On page two a block of text was accidentally duplicated:

"On the back we have four expansion slots and a back fan mount that will be almost impossible to use should you go with a fat tower cooler and more than one 3.5? and one 2.5? drive. There aren't any water holes back here, either, but there is a solution for those wishing to water cool. On the back we have four expansion slots and a back fan mount that will be almost impossible to use, should you go with a fat tower cooler and more than one 3.5? and one 2.5? drive. There aren't any water holes back here, either, but there is a solution for those wishing to water cool."

A nice, helpful review! The measurement of the room for optical drives and PSUs was especially useful.
Report Comment
# RE: RE: SilverStone SST-PS07B mATX Computer CaseOlin Coles 2012-01-06 08:47
Fixed. I'm not sure how that happened, but thank you for bringing it to our attention.
Report Comment
# Toolless is badChris 2012-01-17 06:06
Hey now, not having tool-less devices in a case is NOT a con. IMHO, most of the tool-less stuff out there is garbage. Even my 700D didn't even do it right. It's never really secure. Hell, I ripped out my tool-less # out of my 700D because it did not work.
Report Comment
# RE: Toolless is badDoug Dallam 2012-01-17 15:37
True, the tool-less 5 1/4" mechanisms are usually crap. I always bolt my optical. But hard drives are a different story. Remember too that "tool-less" also means a drive bay that you bolt the drive into with a screw driver, and then slide the carriage into the drive bay. Same for disassembly/reassembly. It can also refer to thumb screws, which are fine.
Report Comment
# Screw ain't bad news!realneil 2012-01-17 11:58
I must one of the few that prefer screwing things together. I usually defeat screw-less designs and use screws anyways.
This is a nice little case though. I like the design and the airflow is probably very good too.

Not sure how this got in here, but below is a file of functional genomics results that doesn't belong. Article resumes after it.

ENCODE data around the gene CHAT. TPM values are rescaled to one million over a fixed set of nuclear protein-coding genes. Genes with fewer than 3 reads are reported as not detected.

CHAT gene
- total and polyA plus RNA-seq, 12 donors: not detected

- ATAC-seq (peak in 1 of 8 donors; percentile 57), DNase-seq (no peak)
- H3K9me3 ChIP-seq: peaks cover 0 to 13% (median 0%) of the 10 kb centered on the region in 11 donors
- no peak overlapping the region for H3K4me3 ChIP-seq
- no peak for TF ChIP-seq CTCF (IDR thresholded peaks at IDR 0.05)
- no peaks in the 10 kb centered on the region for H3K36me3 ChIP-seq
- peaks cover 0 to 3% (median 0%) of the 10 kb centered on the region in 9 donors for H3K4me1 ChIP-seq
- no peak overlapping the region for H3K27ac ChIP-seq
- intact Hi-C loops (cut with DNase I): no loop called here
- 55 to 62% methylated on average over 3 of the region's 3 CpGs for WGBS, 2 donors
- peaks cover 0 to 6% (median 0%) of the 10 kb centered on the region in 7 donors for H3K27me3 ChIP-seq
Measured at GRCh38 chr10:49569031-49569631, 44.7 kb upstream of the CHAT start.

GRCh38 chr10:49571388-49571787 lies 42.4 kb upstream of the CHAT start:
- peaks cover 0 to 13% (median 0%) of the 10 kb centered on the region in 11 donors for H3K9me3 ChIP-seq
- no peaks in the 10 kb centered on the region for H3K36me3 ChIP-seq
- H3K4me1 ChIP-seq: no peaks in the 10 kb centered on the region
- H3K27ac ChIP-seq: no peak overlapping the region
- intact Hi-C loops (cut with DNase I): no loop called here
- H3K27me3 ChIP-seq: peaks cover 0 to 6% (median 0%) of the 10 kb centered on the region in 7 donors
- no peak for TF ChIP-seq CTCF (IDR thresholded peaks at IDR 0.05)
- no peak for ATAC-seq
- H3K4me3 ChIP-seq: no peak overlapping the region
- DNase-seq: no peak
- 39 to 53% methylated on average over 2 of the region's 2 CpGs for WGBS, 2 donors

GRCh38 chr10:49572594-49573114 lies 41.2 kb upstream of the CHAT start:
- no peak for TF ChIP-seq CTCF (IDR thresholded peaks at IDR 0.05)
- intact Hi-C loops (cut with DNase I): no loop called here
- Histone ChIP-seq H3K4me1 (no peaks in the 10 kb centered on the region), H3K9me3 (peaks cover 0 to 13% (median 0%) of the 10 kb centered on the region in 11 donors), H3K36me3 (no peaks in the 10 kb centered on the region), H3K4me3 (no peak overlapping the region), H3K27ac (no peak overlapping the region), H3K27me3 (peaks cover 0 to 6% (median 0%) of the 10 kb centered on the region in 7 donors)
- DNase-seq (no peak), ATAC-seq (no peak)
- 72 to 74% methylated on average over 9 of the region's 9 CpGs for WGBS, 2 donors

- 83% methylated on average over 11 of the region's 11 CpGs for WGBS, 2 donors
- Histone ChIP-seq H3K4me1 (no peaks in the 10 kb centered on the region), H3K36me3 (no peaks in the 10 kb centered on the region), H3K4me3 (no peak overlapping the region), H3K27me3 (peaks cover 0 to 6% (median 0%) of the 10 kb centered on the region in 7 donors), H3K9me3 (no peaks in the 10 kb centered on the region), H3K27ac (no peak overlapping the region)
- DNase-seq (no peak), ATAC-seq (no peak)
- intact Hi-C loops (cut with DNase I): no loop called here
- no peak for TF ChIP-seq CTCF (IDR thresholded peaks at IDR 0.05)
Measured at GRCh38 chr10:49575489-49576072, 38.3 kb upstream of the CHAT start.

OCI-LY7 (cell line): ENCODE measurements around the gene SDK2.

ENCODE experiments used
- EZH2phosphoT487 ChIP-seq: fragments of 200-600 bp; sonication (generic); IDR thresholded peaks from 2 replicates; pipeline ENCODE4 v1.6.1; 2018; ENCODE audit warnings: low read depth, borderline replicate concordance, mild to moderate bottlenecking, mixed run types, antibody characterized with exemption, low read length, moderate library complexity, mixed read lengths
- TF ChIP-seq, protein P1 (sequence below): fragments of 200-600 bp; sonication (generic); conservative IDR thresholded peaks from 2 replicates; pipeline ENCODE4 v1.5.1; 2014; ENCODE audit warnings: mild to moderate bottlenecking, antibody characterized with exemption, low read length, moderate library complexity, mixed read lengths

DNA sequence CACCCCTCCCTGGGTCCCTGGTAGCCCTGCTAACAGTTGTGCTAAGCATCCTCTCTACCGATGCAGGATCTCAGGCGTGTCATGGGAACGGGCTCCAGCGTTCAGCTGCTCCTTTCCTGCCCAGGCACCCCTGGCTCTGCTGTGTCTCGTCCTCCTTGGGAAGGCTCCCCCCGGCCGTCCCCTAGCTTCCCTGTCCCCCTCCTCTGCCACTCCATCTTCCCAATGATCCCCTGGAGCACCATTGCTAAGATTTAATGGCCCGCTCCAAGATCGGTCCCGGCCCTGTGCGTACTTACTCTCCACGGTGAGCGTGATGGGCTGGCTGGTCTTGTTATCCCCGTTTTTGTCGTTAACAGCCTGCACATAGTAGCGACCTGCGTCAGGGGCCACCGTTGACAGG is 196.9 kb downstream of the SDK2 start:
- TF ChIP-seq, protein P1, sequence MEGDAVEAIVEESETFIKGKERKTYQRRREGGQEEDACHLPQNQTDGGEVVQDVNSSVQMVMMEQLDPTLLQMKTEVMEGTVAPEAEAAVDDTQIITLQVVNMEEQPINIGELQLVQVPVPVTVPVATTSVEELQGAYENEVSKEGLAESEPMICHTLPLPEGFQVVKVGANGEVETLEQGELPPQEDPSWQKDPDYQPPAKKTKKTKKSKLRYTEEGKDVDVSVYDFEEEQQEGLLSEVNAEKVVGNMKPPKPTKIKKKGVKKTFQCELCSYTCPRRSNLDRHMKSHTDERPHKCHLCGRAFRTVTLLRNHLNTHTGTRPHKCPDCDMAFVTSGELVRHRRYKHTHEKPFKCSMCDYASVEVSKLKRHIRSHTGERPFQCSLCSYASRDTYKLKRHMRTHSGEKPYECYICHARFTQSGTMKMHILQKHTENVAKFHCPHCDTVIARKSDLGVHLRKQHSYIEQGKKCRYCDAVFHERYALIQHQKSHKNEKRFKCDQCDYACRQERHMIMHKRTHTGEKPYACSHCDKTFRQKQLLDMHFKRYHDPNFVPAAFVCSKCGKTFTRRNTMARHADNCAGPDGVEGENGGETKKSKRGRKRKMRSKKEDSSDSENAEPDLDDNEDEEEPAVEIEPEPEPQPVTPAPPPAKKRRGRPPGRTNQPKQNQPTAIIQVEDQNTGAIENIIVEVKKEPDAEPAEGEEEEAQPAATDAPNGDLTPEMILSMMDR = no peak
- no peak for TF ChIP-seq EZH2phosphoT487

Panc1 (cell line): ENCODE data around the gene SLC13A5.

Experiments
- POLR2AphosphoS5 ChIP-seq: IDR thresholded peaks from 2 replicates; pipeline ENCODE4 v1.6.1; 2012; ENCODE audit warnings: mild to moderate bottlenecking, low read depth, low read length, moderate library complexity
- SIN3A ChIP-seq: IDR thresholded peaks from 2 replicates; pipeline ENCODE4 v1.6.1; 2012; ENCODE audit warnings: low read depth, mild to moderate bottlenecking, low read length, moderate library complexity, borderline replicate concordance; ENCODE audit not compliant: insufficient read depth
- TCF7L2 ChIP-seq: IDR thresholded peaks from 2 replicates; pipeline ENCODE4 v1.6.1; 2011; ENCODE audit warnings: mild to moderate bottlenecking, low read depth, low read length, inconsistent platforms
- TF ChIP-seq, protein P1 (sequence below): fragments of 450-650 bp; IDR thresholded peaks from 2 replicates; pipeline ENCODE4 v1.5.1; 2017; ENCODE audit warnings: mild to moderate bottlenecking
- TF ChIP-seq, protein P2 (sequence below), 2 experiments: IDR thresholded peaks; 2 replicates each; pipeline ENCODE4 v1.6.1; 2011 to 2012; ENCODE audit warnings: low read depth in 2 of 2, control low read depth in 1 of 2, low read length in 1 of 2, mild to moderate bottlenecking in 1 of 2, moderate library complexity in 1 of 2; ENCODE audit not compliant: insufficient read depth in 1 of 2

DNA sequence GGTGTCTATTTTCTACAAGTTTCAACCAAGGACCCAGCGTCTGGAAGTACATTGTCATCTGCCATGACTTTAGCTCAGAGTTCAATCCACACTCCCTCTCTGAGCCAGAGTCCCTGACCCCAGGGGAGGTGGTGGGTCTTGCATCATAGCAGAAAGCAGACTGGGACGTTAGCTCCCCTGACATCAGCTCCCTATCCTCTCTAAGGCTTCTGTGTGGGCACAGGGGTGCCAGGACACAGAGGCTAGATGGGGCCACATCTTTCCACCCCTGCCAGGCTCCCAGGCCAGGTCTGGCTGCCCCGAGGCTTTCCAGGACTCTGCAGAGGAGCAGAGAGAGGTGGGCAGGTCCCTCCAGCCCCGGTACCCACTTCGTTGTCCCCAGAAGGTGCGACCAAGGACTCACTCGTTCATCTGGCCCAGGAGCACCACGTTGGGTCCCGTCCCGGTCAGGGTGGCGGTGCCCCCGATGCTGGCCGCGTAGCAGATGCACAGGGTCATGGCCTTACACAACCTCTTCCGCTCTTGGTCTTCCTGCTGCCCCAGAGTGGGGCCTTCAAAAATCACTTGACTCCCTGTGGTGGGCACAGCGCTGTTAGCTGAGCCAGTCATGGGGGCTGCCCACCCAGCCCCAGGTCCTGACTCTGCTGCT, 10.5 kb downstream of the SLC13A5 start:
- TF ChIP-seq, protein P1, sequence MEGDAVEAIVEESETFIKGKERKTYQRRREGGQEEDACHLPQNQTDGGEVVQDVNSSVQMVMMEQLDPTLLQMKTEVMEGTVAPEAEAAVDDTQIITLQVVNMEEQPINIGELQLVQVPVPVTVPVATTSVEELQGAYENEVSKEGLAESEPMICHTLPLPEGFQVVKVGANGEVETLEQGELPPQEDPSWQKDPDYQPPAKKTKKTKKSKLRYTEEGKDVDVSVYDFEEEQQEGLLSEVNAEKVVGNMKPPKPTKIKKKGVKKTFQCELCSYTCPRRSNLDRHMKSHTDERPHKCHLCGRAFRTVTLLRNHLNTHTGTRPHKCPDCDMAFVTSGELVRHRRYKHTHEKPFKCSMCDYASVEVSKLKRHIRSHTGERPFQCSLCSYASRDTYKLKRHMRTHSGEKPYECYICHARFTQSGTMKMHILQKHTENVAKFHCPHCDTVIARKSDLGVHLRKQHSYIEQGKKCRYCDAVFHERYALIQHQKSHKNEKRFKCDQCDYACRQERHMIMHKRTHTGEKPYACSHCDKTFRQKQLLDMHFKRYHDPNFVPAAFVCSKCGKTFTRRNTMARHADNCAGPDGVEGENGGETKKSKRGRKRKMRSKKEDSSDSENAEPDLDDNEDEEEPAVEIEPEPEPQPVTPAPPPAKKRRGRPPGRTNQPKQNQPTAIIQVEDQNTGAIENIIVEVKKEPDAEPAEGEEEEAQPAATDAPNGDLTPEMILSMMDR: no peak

I have been looking for a small case for a planned build and had settled on a BitFenix Survivor ATX Mid-Tower case for $80.00,....but now I'm not sure. I like this one too.
Report Comment
# RE: Screw ain't bad news!Doug Dallam 2012-01-17 15:20
It's not necessarily screws, but so many of them, and several different sizes too. The case could definitely be designed to use not only less screws, but also use the same type throughout. If SS does that. I look forward to reviewing the updated model and giving them a Gold award, all things being equal.
Report Comment
# lousy servicebarry 2012-01-17 12:57
Problem is, Siverstone service sicks!! I have a Grandia GD06 case since Octber 2011, as part of an HTPC build. The 2 front hotswap bays don't work properly at all. I've notified Silverstone, actually a Joel who works there who offered to replace the drive cage upon receipt of my invoice. That was done a day later and he insists they sent it out by post. Well, I never received the 2 parcels he said he sent me. I doubt the postal service would want to steal a drive cage, and I've received packages through the postal service from Hong Kong since then with no problems, so I doubt that Silverstone even bothered to send anything at all. Next case, it will be something else. I guess Siversotne doesn't need my money, so screw them!
Report Comment
# RE: lousy serviceDoug Dallam 2012-01-17 15:00
Good for you to chime in. I feel the same way you do about any group, person, or corporation/business that treats me like that. One thing we can't check is a manufacturer's customer service. I wonder if anyone else has had a good experience with SS service?
Report Comment
# enthusiast casegodrilla 2012-04-13 11:38
I was wondering if this or any other mATX cases can fit a h100 corsair cooler 2x 120mm radiator and fans?
Report Comment
# It might....Bruce 2012-04-13 11:48
It's a stretch, but if the hoses are long enough, you could mount the radiator to the twin front fans on the Lian Li PC-AO4 Aluminum Mini-Tower PC Case. The revies is here:

You don't see many uATX cases with dual front fans....

I know that several packaged water cooling makers recommend pushing outside air through the radiator 'INTO' the case, for best performance. That's the way most front fans work anyway.
Report Comment
# RE: It might....godrilla 2012-04-13 12:52
thanks i just found a better one too, the arc mini
dual 140 or 120 mm mounts on top
Report Comment
# Looks niceBruce 2012-04-13 13:15
It's going to be a bit heavier, as it's steel - Lian Li is all aluminum.
Good, modern design, though.

Let us know how it works out, if you go that way.
Report Comment

Comments have been disabled by the administrator.

Search Benchmark Reviews

Like Benchmark Reviews on FacebookFollow Benchmark Reviews on Twitter